Writing Advice #49: POV Addendum

So, a while back I wrote a lengthy post on point of view. It was chock full of info and you should go read it before proceeding any further. I’ll wait.

[Muzak plays]

Back? Great!

Recently, someone left the following comment on that post:

Hello,
Thank goodness I found this site!

I’m writing an ebook series which I have not published quite yet. But the first will be out Dec.

I had a question maybe people are willing to help me with. I’m wanting to use First Person Multiple. I didn’t know what it was called until I read this site.

I’ve written the first two ebooks 1st POV from only one character’s point of view. I’m editing the third now, and I want to switch between 2 characters in different scenes. In trying to consistent with first 2 ebook, is there any way to do this while using 1st person?

Can a writer, wanting to use first person, start a scene in third person saying person’s name then quickly switch to first. For example, “Ace stepped slowly to the creek.” Then switch to first person, “I stared into the water feeling lost.”

In the next chapter, I would change characters and say, “Amen squinted at the horde of Undead charging. I swallowed, my body stiffening, preparing for the onslaught to come.”

Or are there better examples of how to do this?

Well, as I like to say, the only thing that really matters in writing a book is not what you do, but that you do it well. If you can pull off such a scheme as you have above and do it with skill, then fine.

But I have to be honest with you — it seems extremely clumsy to me. It’s going to throw off readers, jar them.

First Person Multiple is simple. Look, all you need to do is give the reader some kind of trigger that indicates you’ve switched from Character A to Character B. Something simple, like…

CHAPTER 1

CHARACTER A’s NAME

I was looking over the fog bank from my perch high atop Glassfoam Peak when I noticed…

And then, when you get to the chapter from another POV…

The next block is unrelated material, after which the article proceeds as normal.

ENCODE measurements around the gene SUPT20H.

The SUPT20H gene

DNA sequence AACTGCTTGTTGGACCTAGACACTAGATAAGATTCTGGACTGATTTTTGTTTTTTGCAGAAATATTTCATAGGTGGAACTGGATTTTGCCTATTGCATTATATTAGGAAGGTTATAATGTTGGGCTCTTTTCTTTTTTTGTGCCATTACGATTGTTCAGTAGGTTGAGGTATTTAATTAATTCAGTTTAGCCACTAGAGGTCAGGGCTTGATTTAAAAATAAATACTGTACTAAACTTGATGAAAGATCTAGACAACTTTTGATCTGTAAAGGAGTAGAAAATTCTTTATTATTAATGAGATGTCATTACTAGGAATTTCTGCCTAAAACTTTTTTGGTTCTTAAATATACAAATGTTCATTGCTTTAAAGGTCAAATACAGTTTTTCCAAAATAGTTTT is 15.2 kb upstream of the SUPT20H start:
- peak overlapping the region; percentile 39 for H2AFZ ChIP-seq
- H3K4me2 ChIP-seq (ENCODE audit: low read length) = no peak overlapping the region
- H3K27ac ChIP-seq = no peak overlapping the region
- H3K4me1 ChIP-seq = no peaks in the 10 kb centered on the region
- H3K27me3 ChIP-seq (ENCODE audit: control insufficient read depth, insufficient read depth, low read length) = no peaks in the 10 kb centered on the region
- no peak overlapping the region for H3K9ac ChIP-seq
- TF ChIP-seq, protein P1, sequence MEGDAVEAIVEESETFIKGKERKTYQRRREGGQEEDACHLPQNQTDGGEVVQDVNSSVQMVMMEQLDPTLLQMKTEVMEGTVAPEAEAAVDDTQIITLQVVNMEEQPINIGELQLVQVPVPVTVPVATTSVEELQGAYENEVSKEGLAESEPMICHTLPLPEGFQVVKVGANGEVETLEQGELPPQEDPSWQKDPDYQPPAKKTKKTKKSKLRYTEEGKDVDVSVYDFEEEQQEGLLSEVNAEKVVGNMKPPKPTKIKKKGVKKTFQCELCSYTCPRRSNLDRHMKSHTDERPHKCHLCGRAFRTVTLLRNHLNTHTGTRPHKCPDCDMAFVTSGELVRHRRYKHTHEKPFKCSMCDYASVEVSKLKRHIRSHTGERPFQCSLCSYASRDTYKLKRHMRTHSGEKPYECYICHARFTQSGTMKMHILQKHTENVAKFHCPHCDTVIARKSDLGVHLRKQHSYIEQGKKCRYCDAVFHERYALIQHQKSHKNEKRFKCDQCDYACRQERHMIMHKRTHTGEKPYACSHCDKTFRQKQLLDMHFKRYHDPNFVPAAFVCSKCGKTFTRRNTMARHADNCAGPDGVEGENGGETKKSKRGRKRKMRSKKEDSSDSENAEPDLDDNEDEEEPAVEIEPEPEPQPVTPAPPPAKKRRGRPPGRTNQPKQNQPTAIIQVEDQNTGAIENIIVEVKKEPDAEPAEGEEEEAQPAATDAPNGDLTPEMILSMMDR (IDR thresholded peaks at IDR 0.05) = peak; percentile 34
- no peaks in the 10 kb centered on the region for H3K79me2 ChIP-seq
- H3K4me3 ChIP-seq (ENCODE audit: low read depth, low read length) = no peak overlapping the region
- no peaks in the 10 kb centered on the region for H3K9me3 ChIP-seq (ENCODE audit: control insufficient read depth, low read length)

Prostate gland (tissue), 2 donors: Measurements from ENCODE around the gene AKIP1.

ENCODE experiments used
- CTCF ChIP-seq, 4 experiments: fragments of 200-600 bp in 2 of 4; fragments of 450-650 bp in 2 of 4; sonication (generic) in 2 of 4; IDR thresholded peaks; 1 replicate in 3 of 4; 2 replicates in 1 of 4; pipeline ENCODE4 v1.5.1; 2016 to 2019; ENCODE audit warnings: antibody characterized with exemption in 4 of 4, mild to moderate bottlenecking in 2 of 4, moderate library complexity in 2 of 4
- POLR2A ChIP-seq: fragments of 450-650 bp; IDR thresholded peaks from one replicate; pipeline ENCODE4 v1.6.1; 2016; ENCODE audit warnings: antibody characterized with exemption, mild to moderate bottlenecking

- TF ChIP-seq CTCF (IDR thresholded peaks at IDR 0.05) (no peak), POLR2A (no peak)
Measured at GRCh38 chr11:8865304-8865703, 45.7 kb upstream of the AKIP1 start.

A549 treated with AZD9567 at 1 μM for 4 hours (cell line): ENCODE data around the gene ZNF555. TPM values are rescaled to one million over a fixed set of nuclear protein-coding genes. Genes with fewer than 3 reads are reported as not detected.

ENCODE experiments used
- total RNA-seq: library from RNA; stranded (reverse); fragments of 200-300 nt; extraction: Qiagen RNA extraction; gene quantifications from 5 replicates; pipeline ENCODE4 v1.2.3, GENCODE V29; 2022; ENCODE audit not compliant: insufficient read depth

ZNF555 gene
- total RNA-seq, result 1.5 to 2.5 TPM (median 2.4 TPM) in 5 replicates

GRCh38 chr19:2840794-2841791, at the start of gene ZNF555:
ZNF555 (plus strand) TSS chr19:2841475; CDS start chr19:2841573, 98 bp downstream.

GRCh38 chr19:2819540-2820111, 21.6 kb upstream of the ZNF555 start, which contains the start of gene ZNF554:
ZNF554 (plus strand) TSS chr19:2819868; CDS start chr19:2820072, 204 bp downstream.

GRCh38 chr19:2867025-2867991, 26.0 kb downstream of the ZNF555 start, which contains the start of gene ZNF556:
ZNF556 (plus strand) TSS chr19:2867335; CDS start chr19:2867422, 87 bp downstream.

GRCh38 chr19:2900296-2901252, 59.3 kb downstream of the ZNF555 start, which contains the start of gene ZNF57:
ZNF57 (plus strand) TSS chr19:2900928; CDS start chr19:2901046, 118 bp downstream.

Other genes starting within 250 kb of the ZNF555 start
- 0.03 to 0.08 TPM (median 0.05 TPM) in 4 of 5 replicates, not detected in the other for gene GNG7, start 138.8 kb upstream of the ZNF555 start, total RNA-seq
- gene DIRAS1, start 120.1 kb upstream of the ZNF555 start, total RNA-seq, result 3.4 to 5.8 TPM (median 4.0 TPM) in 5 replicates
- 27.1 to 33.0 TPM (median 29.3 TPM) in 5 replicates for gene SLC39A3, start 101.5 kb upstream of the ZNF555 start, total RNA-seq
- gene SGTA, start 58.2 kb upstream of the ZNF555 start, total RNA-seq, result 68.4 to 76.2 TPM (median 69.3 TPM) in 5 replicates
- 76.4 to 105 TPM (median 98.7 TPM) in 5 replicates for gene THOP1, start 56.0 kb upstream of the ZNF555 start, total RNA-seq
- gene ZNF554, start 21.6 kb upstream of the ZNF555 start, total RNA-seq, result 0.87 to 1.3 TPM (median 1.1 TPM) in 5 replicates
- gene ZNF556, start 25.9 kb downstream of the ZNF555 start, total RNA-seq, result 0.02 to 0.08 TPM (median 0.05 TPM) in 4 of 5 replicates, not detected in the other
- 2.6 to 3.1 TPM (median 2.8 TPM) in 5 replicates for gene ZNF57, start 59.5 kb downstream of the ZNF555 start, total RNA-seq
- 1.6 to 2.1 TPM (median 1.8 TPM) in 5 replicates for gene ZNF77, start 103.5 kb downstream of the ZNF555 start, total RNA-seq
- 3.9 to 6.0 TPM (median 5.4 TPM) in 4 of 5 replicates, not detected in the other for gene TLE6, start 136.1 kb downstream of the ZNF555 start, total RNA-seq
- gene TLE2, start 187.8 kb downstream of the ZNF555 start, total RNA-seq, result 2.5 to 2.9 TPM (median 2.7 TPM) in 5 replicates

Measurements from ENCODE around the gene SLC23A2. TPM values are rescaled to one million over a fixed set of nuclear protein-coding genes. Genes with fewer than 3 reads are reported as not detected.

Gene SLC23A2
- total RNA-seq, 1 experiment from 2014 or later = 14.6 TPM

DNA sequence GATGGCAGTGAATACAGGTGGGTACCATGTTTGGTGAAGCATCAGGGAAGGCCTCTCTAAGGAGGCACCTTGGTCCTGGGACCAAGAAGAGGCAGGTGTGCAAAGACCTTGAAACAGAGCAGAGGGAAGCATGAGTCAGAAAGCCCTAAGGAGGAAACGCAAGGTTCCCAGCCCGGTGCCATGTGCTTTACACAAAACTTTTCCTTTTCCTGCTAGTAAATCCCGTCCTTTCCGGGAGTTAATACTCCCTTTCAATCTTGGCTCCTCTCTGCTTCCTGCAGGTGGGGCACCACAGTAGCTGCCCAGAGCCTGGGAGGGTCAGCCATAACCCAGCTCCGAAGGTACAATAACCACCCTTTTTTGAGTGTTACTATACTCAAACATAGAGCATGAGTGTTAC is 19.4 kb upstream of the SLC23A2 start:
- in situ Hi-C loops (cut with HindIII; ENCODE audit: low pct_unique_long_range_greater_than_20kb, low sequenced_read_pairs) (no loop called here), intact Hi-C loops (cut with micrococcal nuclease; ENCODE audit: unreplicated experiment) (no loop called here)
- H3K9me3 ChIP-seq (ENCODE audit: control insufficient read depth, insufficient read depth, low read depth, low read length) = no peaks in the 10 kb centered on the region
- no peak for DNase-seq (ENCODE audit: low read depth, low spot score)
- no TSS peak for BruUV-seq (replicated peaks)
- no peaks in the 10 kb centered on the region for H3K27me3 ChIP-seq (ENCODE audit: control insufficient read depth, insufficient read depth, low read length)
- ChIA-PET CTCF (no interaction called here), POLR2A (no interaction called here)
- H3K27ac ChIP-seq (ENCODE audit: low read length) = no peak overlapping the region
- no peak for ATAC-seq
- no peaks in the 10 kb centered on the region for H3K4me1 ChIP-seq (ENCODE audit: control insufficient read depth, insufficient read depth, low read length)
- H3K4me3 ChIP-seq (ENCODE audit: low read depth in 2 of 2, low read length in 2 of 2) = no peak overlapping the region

CHAPTER 2

CHARACTER B’s NAME

The clouds, their underbellies dun colored with dirty rain, parted just enough that far ahead in the distance I bespied the green-glowing angles of Glassfoam Peak…

Done and done. Sometimes authors will use different fonts to indicate different characters (Jodi Picoult does this, for example), but fonts are tricky to mess with in an e-book, so I don’t recommend that path.

Above all, though, remember this: Your greatest asset when writing First Person Multiple is making the characters’ voices distinctive! Theoretically, once you establish your characters for the readers, the reader should be able to tell the difference without any clues whatsoever…because each character speaks differently, describes things differently, etc.

Good luck!

Comments

  1. One of the best examples of multiple first person narratives is William Faulkner’s As I Lay Dying. It tells a story through many characters’ eyes over multiple chapters. Great read for anyone who wants to get a grip on the technique.

  2. Gage Downs says:

    I have been reading a lot of your blogs and I have a question that i hope you can respond to. When picking your location how much of that area do you keep the same in your books do you use the same street names and high schools? When writing are you allowed to use stores names in your book?
    Thanks for taking the time to read and hopefully reply!

    • Gage,

      It depends on the book. My first four novels, for example, are all set in the same town, so I used the same school, streets, etc. But there’s no rule.

      As to using store names: Sure! They’re public, after all!

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